Bringing it together, putting it online: A consistent, strategic and student centred approach to online orientation
Monash University Library (MUL) has for the first time incorporated an innovative online space for commencing students into its Orientation 2016 program: http://guides.lib.monash.edu/orientation/home
This pilot adopted a student centred approach and unified the Library’s online orientation message across the seven branch libraries in Australia. The orientation period represents an important opportunity for the Library to connect with new students. However, it can be challenging to compete with other university services also vying for students’ attention. It is imperative that the Library ensures that, along with face to face contact, it has an intuitive and consistent online presence during orientation that enables students to access information about the Library and its services in a way that is adaptable to students’ needs and technology use. This paper examines how we set out to create a virtual space to orientate students, and what we learnt along the way.
Orientation for MUL has historically been conducted on a branch-by-branch basis, meaning that each branch has created similar resources with varying levels of quality and design. There has been no centralised online space for orientation content and no unified Library orientation message. A working group was formed to address these issues. The group consisted of staff of varying HEW levels working across five of MUL’s branches. From the planning stages the group aligned all decisions with the university-wide ‘Orientation Transition Framework’. The framework states that orientation and weeks one to four are the key times to engage with students and this provided the basis for our design. It was decided that the Library Guide software would be the platform used to house the resources. Four key aspects of the Library were brainstormed. For each of these key areas a short video was created. Students’ voices were considered to be necessary to ensure that we created student centred content and it was decided that current Monash University students would be incorporated into the videos. Scripts for each of the videos were created and approved by the working group. The content was filmed on an iPhone 6 using the FiLMiC Pro app. Editing was done using Adobe Premier. The films were uploaded to YouTube and then embedded on the Library Guide. Weeks one to four content was repurposed from existing Library content and added to the Library Guide on a separate tab so that students could access the content when they needed at the appropriate time.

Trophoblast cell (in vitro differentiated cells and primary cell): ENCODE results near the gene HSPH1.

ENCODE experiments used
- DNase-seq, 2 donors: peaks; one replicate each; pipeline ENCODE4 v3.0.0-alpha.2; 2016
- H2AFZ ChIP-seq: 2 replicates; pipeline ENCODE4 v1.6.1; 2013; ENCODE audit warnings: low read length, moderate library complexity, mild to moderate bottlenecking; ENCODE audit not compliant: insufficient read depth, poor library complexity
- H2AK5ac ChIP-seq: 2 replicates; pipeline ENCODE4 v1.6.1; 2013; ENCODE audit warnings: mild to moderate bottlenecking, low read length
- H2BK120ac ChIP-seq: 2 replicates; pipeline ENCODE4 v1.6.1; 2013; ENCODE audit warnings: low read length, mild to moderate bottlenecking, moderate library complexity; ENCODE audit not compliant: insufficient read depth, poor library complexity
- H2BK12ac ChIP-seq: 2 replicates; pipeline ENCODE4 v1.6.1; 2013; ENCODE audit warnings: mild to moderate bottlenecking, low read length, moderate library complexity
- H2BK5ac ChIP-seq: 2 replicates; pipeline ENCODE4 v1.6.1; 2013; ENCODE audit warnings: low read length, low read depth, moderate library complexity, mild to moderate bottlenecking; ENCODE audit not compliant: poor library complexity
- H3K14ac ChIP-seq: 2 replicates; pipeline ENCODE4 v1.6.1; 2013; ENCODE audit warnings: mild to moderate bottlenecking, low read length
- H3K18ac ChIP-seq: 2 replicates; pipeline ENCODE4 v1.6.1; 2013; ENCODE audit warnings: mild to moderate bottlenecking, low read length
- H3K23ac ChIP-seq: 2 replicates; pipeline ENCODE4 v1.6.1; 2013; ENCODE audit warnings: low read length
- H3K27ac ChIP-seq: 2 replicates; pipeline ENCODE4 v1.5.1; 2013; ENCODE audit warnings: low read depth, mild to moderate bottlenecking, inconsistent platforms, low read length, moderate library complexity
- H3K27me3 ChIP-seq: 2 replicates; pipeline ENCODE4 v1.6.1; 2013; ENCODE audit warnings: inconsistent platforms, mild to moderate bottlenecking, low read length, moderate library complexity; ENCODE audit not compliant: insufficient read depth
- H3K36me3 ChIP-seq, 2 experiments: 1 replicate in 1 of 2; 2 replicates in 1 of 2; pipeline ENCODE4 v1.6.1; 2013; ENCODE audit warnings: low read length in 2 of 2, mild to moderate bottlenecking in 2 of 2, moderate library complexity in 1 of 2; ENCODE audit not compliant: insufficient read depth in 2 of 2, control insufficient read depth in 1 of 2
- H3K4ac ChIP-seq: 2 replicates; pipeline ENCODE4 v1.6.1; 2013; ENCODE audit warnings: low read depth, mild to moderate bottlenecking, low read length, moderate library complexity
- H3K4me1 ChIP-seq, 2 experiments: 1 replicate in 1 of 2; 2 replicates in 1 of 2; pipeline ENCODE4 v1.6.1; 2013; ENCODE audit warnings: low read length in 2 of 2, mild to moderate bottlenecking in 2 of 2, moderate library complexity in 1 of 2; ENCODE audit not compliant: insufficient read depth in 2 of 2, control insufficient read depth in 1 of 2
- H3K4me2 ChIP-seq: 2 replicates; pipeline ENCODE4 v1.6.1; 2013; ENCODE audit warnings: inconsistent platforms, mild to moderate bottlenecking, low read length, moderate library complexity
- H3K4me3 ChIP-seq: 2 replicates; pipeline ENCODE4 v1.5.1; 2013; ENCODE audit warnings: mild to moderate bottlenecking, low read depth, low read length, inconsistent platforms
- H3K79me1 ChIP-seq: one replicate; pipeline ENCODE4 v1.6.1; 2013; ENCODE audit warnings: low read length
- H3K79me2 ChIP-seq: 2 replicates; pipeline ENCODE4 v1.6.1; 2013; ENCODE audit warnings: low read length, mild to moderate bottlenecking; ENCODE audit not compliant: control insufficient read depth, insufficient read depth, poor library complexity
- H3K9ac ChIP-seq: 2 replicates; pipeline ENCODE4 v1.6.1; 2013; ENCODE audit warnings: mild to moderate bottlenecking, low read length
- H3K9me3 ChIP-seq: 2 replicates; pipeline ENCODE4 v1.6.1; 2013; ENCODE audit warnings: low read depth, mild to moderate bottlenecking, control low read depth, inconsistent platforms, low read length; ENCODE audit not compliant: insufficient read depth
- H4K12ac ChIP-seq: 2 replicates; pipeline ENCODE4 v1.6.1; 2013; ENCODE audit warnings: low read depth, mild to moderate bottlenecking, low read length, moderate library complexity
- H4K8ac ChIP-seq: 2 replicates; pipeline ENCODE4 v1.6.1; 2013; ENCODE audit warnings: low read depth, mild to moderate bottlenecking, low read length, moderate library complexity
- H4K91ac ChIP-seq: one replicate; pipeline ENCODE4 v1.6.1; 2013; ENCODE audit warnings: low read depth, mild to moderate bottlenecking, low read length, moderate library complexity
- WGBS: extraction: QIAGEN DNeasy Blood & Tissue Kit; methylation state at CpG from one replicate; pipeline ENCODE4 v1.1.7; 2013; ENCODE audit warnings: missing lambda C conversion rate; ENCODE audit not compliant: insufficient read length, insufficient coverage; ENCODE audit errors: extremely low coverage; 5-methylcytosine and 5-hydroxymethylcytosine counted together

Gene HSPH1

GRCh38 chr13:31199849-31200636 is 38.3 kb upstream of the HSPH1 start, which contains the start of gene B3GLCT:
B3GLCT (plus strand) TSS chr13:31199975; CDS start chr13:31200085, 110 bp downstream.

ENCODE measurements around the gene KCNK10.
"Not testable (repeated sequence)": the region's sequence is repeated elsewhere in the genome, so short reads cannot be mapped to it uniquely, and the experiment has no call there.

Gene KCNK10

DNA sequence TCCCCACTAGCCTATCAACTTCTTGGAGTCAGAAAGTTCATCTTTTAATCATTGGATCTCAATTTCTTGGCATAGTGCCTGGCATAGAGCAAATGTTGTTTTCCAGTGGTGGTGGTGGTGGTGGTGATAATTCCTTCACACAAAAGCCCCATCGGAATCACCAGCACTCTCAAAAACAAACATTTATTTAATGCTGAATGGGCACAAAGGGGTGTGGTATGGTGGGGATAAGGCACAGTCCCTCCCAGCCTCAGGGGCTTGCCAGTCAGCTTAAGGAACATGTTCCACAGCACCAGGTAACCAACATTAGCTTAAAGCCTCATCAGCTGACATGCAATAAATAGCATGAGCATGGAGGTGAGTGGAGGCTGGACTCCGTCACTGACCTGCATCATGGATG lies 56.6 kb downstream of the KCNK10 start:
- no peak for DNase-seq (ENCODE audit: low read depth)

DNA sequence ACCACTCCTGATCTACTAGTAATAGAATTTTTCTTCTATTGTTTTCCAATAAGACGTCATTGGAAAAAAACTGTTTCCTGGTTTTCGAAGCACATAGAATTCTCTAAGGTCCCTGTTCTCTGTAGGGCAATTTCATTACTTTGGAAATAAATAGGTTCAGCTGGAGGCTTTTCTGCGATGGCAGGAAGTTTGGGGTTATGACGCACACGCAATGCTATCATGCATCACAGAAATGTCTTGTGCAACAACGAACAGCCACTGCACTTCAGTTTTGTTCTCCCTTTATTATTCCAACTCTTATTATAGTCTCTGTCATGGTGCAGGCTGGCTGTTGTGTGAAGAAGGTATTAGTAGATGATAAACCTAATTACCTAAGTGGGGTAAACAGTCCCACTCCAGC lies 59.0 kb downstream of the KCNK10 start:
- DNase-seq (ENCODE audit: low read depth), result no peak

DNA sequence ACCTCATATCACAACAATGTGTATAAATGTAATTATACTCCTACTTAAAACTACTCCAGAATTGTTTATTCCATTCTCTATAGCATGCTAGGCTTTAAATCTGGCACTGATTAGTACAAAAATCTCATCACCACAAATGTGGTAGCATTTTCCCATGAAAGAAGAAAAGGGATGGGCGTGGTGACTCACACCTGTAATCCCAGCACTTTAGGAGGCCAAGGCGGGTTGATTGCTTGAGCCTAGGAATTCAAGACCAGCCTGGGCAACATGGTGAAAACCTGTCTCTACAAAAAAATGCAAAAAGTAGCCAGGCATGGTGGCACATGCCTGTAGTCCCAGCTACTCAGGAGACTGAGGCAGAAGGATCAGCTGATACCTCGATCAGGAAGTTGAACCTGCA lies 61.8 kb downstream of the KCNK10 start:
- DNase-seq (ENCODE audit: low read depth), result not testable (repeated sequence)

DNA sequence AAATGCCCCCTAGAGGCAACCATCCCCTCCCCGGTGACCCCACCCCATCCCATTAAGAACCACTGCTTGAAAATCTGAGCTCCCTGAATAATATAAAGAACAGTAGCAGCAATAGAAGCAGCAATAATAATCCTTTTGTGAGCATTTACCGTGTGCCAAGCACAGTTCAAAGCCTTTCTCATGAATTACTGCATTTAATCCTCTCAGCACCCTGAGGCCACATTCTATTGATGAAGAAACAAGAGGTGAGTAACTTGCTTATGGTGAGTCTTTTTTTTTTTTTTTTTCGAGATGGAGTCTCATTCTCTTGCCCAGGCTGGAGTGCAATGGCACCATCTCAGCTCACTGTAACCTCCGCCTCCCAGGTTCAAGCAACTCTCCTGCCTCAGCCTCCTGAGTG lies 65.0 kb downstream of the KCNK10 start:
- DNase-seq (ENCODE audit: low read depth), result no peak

The analytics from the Library Guide show strong student engagement. Since the guide was officially released in the week before O-week up until the end of week four the guide was viewed over 6,300 times. During orientation week the guide was viewed over 1, 600 times. The analytics from the four videos uploaded to YouTube tell a similar story - the videos were viewed over 1, 700 times from the week before O-week till the end of week 4 with each video having an excellent retention rate with 79% if viewers staying to watch the entire video.
MUL’s pilot online orientation program succeeded its aims. The strong levels of student engagement warrant developing content and refining the Orientation Library guide for future orientations. The focus will be on creating new resources for weeks one to four and incorporating student feedback into the changes.